Like in all countries in the world one has to take precautions to ensure personal safety. It can easily happen that the tourist may enjoy their visit so much that they throw common sense to the wind and start unhealthy personal safety practices.
So, as a reminder, do not;
- walk alone in deserted areas at night
- flash expensive jewellery
- leave personal baggage and handbags unattended
- leave photographic and computer equipment unattended
- (when driving, do not) leave windows wide open in city areas
- carry around a lot of cash (rather use Cr Cards)
- drive around without car doors being locked
Basic Safety Tip guidelines are available at hotels and tourism information offices. If you are in doubt as to the safety of a particular area or attraction, play it safe and contact the National Tourism Information and Safety Line on 083 123 2345. You may also use this number for assistance in replacing lost documents.
Modern shopping malls and complexes can be found in and around most major cities and larger towns where every conceivable product may be found, many of them the brand names you trust and use at home. Art & craft markets, flea markets and informal vendors provide a wide variety of curios and shopping experiences.
South Africa is a world leader in producing gold and diamonds and jewellery and products using these can be found in jewellery shops around the country with many jewellers offering exclusive designer items at very affordable prices.
Most major shopping centres and malls operate 7 days a week, but small town shops are often closed on Sunday.
Traveller’s cheques and foreign currency notes of all major currencies can be exchanged at any commercial bank.
Rennies Foreign Exchange Bureaux or American Express and most hotels have exchange facilities for guests but at less attractive rates. AVOID EXCHANGING CURRENCY WITH ANY BUT THE OFFICIAL OUTLETS.
Because the Rand is weaker than most major international currencies like the US $, Australian $, British £, and the Euro it causes South Africa to be a destination affording cheaper luxury accommodation than can be had in the countries of origin of these currencies.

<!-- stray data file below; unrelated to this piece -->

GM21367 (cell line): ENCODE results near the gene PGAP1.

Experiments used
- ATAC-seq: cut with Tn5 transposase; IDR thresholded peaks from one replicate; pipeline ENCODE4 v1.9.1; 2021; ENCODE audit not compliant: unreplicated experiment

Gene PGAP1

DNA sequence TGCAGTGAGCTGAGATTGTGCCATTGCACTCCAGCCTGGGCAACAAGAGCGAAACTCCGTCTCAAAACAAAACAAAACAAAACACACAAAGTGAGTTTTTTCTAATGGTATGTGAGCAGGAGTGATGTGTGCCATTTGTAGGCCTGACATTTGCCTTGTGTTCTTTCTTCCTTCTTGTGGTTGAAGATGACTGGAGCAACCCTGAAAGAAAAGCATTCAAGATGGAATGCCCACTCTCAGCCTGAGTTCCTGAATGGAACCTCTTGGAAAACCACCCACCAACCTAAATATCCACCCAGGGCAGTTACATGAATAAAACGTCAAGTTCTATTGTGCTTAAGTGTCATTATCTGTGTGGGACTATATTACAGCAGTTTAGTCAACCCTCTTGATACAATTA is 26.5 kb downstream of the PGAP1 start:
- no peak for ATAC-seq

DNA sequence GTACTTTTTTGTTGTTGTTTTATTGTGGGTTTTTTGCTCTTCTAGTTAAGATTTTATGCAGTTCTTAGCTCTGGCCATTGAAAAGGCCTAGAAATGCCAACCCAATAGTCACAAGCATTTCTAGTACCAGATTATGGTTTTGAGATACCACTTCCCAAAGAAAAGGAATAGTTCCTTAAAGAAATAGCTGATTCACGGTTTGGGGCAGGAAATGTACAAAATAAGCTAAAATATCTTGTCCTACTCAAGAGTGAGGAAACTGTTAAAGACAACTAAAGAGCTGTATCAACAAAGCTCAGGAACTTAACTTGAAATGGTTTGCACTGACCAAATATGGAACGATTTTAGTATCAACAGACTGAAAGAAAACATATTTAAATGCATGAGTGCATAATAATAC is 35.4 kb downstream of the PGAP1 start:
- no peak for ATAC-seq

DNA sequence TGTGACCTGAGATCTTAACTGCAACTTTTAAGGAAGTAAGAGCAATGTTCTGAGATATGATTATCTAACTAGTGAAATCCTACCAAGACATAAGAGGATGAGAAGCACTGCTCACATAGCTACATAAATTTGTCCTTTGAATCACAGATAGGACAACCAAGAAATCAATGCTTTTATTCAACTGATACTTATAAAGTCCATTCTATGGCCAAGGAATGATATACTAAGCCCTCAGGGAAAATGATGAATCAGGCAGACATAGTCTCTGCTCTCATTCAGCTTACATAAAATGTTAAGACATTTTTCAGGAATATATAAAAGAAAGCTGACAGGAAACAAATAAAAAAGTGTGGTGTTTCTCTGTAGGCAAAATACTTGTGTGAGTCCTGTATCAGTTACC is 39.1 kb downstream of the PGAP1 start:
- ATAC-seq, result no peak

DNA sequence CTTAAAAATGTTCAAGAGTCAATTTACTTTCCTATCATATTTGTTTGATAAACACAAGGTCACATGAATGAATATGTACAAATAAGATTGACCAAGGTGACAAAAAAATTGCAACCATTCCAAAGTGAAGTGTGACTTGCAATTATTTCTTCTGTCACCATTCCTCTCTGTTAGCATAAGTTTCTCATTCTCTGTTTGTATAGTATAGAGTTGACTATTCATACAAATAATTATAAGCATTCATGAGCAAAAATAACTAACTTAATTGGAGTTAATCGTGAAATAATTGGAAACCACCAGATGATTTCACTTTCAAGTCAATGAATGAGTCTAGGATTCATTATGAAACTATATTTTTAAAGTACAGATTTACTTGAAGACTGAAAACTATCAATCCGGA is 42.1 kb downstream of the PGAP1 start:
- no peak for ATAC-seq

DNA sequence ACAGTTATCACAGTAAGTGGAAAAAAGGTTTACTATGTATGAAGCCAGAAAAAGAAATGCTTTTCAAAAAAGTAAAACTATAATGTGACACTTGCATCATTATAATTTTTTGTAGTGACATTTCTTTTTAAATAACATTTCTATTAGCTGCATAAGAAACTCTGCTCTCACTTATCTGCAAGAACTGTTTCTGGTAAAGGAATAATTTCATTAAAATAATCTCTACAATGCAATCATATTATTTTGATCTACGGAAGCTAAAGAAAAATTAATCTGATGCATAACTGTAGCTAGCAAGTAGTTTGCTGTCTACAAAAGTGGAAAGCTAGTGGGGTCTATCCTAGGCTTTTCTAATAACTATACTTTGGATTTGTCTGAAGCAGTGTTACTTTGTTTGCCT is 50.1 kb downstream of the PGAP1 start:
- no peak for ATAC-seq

Most major international credit cards such as American Express, Diners Club, MasterCard and Visa are widely accepted.
Tap water is safe to be used for drinking as every town or city has a purification plant where water is cleaned and treated before being piped to consumers. Should you prefer to not use tap water, then there are large varieties of bottled water, often in exotic flavours, to be bought over the counter in most shops and hotels throughout the country.
Restaurants are of high standards and food may be had with peace of mind. Larger franchise businesses are spread across the country and favourite brands like Kentucky Fried Chicken and Macdonalds shops are available in all the major centres. South African cuisine is very varied and we enjoy so many diverse methods of preparing food that it can make a visit to a restaurant a real taste sensation.
It is normal to tip waiters, taxi drivers, porters, room attendants, golf caddies, game rangers and trackers, tourism guides and drivers provoded the service was satisfactory. The going rate is normally 10% of the cost of service provided as it is common practice that these people in many cases have gratuities as their only source of income.
For tour guides and drivers a recommended rate would be R40-R50 per person per day in the group.
Inter city transport facilities are well developed with regular private bus services being complemented by the spoornet rail and bus services. In spite of taxis being on call at airports and hotels, it will be difficult to find taxi services in smaller towns and visitors should therefore make arrangements for a car. Feel free to contact Inabus Tours to assist you with guides, car hire and or drivers.
A sophisticated network exists in the country and international dialling, telex, fax and electronic mail facilities are freely available. There are also telephone cards and cell phones are readily available throughout the country.
Most of all, enjoy your visit to our marvellous country.
Inabus Tours and Safaris